Malaysia’s Highest Court Declares Certain Islamic Laws in Kelantan Unconstitutional, Court Rules

In a landmark decision with major legal implications for Malaysia’s multiethnic country and dual judicial system, the top court has ruled that 16 Islamic laws in the northeastern state of Kelantan are unconstitutional. The Federal Court’s 8-1 majority ruling stated that the Kelantan state government did not have the power to enact the laws due to their coverage by federal law and the responsibility of the federal parliament.

Malaysia operates a dual legal system where Islamic law applies to Muslims in personal and family matters, while civil courts handle all other offenses. The state government of Kelantan, ruled by the opposition Parti Islam SeMalaysia (PAS) since 1990, passed a new set of laws on Islamic offenses, leading lawyer Nik Elin Zurina Nik Abdul Rashid and her daughter to challenge the constitutionality of 18 of the laws in 2022. The Federal Court did not strike down two of the laws and emphasized that the case did not challenge the position of Islam or the Islamic legal system.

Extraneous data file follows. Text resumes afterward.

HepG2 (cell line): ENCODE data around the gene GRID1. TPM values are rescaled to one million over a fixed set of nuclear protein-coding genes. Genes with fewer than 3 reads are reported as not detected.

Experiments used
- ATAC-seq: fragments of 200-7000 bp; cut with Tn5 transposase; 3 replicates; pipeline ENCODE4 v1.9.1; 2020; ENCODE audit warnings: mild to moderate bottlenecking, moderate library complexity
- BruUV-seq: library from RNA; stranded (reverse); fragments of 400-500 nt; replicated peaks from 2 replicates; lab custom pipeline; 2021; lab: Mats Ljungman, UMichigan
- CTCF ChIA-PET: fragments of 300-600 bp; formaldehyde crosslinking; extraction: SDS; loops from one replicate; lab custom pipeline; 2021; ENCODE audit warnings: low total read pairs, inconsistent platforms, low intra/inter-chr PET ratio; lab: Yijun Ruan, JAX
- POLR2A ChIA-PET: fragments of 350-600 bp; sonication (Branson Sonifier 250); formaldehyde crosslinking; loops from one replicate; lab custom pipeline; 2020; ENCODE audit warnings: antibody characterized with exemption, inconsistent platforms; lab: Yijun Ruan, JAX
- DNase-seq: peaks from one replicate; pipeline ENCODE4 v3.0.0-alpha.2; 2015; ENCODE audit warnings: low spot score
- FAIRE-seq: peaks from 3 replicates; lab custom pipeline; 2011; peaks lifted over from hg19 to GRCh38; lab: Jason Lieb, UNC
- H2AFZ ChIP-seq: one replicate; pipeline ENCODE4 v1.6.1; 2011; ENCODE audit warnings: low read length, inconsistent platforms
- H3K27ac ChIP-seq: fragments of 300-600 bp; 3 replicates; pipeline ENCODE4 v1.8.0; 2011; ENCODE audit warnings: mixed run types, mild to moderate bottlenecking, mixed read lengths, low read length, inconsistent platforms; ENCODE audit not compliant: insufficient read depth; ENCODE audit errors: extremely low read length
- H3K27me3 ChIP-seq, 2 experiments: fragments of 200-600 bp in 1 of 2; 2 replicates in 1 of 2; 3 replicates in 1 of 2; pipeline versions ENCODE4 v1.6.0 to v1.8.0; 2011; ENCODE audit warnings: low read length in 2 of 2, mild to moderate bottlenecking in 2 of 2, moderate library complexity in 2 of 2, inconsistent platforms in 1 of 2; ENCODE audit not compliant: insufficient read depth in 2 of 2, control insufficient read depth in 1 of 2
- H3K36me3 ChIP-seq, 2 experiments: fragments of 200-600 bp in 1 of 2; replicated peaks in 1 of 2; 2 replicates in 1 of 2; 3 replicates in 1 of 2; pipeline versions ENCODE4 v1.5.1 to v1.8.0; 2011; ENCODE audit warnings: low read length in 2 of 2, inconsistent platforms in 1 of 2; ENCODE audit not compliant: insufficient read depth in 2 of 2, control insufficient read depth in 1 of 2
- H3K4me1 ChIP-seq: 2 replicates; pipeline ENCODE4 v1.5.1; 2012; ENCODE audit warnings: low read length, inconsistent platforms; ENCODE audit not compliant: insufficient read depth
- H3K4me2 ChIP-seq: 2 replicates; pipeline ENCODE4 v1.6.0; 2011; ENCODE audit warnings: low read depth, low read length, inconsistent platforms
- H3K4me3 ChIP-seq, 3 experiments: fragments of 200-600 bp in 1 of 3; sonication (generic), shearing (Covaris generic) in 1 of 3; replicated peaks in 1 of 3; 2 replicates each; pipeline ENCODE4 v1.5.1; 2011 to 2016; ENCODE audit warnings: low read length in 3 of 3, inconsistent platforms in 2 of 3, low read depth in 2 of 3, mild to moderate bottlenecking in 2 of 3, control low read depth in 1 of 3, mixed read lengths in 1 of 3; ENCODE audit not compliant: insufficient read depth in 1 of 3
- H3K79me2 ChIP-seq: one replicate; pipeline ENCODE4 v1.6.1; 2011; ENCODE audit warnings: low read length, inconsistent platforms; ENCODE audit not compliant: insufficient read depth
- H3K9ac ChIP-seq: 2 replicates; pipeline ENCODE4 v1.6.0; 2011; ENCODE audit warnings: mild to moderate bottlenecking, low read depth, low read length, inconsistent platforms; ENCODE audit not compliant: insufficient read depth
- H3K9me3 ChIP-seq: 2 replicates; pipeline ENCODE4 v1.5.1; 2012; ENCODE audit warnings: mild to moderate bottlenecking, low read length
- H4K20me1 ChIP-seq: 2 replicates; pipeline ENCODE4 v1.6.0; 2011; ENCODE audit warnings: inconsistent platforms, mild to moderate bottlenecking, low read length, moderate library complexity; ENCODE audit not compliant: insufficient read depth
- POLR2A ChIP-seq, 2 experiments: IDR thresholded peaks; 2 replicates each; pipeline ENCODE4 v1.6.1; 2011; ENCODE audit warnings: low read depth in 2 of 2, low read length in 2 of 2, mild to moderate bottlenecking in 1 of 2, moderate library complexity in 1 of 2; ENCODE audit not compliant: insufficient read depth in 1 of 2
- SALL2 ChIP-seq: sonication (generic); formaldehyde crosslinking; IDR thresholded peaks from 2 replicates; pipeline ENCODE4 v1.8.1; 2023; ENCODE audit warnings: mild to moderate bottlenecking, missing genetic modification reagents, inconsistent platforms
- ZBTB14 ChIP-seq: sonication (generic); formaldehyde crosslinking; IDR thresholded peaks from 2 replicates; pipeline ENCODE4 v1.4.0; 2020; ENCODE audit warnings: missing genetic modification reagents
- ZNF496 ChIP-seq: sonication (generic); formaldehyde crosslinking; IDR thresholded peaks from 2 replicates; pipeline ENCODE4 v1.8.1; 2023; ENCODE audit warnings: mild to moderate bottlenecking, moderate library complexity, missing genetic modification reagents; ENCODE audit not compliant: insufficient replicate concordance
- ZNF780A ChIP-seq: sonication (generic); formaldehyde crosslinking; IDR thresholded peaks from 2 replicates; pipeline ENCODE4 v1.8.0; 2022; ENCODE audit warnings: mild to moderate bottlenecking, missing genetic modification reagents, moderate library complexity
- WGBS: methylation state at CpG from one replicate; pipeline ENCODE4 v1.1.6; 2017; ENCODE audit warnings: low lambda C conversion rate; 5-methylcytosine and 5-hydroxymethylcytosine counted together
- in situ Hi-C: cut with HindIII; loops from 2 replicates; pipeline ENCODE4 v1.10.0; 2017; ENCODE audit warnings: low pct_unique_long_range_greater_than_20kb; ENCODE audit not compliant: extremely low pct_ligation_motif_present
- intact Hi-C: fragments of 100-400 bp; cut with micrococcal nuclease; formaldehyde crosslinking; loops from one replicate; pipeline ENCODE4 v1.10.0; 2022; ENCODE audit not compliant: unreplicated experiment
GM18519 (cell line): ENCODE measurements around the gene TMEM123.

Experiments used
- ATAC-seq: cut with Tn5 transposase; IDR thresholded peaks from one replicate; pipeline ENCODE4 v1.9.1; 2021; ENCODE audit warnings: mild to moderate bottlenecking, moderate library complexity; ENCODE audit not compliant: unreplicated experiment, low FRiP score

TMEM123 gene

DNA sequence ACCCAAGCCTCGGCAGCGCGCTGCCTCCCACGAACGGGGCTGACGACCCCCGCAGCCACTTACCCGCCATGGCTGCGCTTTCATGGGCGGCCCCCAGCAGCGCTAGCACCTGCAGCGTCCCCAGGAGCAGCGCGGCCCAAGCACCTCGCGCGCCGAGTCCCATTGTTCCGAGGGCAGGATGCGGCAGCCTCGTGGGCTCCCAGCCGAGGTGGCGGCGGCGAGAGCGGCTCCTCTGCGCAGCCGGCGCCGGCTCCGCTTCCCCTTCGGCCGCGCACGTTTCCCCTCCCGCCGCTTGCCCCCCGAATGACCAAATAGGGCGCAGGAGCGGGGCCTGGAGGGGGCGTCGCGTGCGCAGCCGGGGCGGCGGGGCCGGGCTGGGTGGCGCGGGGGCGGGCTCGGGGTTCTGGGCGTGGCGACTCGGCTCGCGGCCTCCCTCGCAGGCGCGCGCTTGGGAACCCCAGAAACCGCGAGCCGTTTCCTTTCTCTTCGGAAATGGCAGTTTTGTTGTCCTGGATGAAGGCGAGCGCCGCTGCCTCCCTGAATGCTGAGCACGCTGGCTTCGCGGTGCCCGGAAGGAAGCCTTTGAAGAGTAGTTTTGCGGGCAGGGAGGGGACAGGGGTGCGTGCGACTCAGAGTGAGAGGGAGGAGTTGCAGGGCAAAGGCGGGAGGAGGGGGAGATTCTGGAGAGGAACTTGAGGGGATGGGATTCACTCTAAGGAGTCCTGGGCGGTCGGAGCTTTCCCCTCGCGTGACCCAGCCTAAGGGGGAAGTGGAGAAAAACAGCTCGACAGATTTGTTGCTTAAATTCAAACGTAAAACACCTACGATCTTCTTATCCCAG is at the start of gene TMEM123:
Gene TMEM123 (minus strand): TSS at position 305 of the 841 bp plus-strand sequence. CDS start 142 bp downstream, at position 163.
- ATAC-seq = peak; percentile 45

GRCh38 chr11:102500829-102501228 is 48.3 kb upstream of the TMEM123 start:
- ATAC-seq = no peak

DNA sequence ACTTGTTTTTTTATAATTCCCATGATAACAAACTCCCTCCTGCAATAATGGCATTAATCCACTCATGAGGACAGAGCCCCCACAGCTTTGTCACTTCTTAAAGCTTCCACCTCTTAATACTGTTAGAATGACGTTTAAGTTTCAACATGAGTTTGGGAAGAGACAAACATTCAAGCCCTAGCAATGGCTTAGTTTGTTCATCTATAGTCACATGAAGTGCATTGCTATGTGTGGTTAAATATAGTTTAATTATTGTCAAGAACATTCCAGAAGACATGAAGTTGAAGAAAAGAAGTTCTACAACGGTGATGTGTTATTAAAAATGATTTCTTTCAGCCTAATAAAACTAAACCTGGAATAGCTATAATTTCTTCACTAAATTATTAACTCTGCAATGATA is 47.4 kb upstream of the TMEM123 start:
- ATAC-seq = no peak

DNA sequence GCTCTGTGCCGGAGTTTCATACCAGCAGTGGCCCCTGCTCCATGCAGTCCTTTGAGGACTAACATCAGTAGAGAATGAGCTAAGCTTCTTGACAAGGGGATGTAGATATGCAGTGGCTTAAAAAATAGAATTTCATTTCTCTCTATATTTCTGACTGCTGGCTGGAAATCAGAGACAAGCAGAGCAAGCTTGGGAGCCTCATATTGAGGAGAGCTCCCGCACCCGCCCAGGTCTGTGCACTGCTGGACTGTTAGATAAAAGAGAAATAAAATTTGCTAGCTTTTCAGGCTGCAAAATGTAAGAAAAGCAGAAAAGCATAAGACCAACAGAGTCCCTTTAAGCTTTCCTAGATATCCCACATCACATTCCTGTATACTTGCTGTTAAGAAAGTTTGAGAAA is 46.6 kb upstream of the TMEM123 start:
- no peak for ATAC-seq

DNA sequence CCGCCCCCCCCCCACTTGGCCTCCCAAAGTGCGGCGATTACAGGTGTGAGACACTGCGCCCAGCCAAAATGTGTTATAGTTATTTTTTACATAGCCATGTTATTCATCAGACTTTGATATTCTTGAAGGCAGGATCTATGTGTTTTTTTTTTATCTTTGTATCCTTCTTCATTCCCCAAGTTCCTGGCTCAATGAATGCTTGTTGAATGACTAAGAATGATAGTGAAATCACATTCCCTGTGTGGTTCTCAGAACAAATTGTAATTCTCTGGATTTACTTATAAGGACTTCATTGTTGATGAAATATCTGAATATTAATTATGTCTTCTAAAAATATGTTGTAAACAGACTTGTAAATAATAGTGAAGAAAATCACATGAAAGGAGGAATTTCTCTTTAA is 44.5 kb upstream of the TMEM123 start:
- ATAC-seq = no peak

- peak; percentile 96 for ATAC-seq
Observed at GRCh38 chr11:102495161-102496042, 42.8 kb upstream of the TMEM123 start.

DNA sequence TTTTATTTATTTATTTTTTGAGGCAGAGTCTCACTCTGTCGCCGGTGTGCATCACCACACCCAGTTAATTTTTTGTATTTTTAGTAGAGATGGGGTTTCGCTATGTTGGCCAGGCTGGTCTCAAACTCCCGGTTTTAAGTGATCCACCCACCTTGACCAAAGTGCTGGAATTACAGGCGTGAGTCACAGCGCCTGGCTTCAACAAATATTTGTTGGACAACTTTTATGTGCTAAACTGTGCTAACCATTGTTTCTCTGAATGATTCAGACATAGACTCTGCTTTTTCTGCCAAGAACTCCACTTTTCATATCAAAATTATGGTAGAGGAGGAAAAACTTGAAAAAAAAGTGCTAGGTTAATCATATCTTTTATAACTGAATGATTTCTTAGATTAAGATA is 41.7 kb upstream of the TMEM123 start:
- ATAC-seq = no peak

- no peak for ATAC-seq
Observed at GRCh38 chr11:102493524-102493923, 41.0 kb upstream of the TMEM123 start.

Chief Justice Tengku Maimun Tuan Mai delivered the findings of the nine-judge panel, stating that the power of parliament and state legislatures are limited by the Federal Constitution and they cannot make any laws they like. About 1,000 people, including PAS supporters and conservative Muslims, gathered outside the court in Putrajaya ahead of the ruling.

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